Both carbon neutrality and net zero carbon emissions are important in combating climate change and slowing down global warming. They both have similar goals of eliminating harmful carbon emissions from the atmosphere, and eventually achieving zero GHG emissions.


But net zero is the more ambitious goal. To achieve net zero, not only do you need to offset your carbon dioxide emissions but also reduce your overall carbon footprint. Reducing your carbon footprint requires lifestyle changes that go beyond offsetting carbon dioxide emissions. It means changing the way you live by driving less, flying less, eating less meat, and wasting less food.


In other words, carbon neutrality is the starting point, and net zero is the ultimate goal.

Common Myths Surrounding Carbon Neutrality And Net Zero

Reducing carbon emissions is the end goal
Fig. 2. Reducing carbon emissions is the end goal

There are a lot of myths and misconceptions surrounding carbon neutrality. Let’s bust some of the most common ones:

Myth 1: Carbon neutrality is only for big companies

Many people believe that carbon neutrality is something that can only be achieved by large corporations. However, carbon neutrality is actually achievable for individuals and small businesses as well. Achieving carbon neutrality is not easy but it is possible for anyone who is willing to make the effort.

Myth 2: Carbon offsets are all the same

Critics of carbon offsets argue that they are often ineffective and not always environmentally sound. They point to cases where offsets have been used to fund projects that would have happened anyway or where the carbon reductions achieved are far less than what was promised.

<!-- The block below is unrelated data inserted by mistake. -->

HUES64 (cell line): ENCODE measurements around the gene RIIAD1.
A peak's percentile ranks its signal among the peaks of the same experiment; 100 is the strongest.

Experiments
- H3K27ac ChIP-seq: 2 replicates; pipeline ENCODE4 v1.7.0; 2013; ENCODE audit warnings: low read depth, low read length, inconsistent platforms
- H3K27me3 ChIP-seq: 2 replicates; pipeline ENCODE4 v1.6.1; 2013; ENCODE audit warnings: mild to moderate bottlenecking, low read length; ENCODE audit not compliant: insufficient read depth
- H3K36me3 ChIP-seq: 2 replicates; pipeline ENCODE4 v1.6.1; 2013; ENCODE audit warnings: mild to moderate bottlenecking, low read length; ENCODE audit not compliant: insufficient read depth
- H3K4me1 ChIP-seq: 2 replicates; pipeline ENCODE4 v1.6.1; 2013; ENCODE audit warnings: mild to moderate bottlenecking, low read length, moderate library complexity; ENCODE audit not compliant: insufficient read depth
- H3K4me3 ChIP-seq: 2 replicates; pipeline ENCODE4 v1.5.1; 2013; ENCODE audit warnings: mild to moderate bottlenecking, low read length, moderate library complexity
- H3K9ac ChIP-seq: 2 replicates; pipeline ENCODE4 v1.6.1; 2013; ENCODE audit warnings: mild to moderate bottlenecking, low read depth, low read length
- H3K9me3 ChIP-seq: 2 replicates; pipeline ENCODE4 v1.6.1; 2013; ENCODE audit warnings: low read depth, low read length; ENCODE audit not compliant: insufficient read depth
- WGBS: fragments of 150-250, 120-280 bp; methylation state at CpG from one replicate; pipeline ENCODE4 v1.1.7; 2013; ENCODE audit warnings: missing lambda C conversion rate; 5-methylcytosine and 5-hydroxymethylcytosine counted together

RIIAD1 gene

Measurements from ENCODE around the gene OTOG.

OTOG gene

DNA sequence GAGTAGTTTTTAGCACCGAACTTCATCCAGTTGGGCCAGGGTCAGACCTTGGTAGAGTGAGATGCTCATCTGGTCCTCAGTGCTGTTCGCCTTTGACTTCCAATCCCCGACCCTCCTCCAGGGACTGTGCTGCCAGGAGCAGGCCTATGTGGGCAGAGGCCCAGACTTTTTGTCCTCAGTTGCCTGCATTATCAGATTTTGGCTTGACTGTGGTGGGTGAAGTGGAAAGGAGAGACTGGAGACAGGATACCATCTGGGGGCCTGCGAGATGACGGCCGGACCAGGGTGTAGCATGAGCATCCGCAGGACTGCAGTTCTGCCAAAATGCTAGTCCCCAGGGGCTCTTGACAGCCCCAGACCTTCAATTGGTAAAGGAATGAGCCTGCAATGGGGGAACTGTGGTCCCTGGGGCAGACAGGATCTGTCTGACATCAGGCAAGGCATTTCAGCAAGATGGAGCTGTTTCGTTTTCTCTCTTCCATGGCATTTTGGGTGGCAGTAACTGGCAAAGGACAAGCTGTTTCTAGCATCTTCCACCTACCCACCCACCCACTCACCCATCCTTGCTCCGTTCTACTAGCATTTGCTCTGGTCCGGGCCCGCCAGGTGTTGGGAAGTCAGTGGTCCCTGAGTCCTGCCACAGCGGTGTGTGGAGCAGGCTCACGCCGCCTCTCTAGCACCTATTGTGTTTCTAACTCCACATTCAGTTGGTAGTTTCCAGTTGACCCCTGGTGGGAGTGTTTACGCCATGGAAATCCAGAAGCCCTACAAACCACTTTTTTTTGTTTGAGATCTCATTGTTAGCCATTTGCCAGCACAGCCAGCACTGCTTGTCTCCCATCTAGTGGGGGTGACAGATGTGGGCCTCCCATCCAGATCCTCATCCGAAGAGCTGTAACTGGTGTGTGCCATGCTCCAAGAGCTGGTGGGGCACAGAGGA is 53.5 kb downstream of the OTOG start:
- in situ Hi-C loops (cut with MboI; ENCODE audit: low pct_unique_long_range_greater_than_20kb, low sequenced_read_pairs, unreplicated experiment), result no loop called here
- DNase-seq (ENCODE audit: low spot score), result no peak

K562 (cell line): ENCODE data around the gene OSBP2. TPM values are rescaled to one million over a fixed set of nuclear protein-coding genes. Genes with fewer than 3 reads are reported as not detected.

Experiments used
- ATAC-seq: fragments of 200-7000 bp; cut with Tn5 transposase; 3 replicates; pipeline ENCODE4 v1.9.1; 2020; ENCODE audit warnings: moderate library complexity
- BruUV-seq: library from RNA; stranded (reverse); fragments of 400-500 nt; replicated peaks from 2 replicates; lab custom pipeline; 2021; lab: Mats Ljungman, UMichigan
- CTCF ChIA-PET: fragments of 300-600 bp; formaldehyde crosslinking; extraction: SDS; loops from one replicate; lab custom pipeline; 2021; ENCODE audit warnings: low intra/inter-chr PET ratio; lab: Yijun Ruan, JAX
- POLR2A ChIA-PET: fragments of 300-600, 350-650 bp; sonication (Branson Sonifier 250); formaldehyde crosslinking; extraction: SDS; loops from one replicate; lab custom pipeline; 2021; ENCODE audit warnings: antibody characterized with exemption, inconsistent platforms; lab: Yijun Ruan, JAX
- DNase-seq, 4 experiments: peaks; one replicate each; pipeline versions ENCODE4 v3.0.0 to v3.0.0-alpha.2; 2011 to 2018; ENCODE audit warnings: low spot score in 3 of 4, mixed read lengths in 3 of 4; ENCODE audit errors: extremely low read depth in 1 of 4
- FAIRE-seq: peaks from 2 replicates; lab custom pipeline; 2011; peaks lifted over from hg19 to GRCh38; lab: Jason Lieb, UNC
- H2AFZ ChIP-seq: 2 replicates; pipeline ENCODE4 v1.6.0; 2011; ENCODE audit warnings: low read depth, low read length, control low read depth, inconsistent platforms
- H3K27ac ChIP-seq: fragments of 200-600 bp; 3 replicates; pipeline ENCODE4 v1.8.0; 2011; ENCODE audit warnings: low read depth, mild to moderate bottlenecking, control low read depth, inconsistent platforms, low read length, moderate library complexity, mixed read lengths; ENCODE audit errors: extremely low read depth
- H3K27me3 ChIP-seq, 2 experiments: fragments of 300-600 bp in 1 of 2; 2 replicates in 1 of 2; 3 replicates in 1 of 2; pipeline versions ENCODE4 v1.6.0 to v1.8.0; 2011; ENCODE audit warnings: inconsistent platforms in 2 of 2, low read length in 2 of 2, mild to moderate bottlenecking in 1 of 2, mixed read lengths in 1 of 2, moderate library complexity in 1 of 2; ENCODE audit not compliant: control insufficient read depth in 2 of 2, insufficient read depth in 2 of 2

However, there are many different types of carbon offsets, and not all of them are created equal. Some carbon offset programs are well-designed and well-managed, and they can achieve real, measurable, and verifiable carbon reductions. 


When choosing a carbon offset program, it is important to do your research to make sure that the program is credible and that it will actually help reduce the emission of greenhouse gases.

Myth 3: Net zero is impossible

Critics of net zero argue that it is impossible to achieve because there are always emissions associated with human activity. They point to cases where households and companies have claimed to be carbon neutral but have still emitted greenhouse gases.


However, net zero is possible if greenhouse gas emissions are reduced to zero. This can be done through a combination of mitigation and carbon sequestration, and only if everyone takes part in sustainability movements.


Myth 4: Carbon offsets are a licence to pollute

Some critics argue that carbon offsets or carbon credits allow people to continue emitting greenhouse gasses because they can purchase offsets to compensate for their emissions. They claim that this creates a false sense of security and that it is not an effective way to reduce greenhouse gas emissions.


However, carbon offsets can be a part of a comprehensive strategy to reduce emissions. For example, you can offset your carbon emissions by investing in renewable energy or carbon sequestration projects. You could also reduce emissions through energy efficiency measures and by using green power in your home. Carbon offsets can help you achieve personal carbon reduction goals while also supporting sustainable development.